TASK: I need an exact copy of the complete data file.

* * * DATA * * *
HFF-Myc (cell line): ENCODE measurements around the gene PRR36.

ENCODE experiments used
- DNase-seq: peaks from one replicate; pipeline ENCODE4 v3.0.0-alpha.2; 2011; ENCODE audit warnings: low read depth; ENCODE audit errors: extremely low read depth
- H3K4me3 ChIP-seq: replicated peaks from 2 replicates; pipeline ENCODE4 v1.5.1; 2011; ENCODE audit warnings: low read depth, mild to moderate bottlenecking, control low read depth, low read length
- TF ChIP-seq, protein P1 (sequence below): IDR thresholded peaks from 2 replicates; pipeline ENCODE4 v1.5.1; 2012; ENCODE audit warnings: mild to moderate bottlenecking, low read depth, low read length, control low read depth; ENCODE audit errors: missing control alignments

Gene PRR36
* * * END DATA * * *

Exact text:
HFF-Myc (cell line): ENCODE measurements around the gene PRR36.

ENCODE experiments used
- DNase-seq: peaks from one replicate; pipeline ENCODE4 v3.0.0-alpha.2; 2011; ENCODE audit warnings: low read depth; ENCODE audit errors: extremely low read depth
- H3K4me3 ChIP-seq: replicated peaks from 2 replicates; pipeline ENCODE4 v1.5.1; 2011; ENCODE audit warnings: low read depth, mild to moderate bottlenecking, control low read depth, low read length
- TF ChIP-seq, protein P1 (sequence below): IDR thresholded peaks from 2 replicates; pipeline ENCODE4 v1.5.1; 2012; ENCODE audit warnings: mild to moderate bottlenecking, low read depth, low read length, control low read depth; ENCODE audit errors: missing control alignments

Gene PRR36